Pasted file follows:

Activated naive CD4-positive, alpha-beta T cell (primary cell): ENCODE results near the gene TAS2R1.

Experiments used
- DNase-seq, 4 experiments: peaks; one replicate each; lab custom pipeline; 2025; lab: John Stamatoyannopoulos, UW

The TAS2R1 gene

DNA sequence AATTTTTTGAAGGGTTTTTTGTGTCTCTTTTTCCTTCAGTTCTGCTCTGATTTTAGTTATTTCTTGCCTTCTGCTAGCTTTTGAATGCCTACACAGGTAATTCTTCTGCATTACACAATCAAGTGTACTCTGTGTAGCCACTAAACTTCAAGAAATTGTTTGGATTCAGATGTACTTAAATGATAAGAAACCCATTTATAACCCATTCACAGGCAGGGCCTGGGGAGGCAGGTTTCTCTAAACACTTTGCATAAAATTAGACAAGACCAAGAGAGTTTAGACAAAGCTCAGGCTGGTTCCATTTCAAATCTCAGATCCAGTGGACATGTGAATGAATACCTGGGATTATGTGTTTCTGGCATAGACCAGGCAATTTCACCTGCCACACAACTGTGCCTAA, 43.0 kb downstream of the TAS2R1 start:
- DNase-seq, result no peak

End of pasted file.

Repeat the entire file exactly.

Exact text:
Activated naive CD4-positive, alpha-beta T cell (primary cell): ENCODE results near the gene TAS2R1.

Experiments used
- DNase-seq, 4 experiments: peaks; one replicate each; lab custom pipeline; 2025; lab: John Stamatoyannopoulos, UW

The TAS2R1 gene

DNA sequence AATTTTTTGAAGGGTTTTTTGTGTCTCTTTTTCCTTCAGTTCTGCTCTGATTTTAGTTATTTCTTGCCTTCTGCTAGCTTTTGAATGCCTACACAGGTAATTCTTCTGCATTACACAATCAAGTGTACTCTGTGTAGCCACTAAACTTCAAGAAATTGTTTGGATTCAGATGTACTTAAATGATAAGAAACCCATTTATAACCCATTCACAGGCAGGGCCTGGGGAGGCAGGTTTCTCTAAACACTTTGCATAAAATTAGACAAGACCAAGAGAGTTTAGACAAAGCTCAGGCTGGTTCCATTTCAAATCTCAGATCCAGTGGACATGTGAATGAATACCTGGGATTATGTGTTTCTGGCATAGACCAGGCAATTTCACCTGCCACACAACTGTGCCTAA, 43.0 kb downstream of the TAS2R1 start:
- DNase-seq, result no peak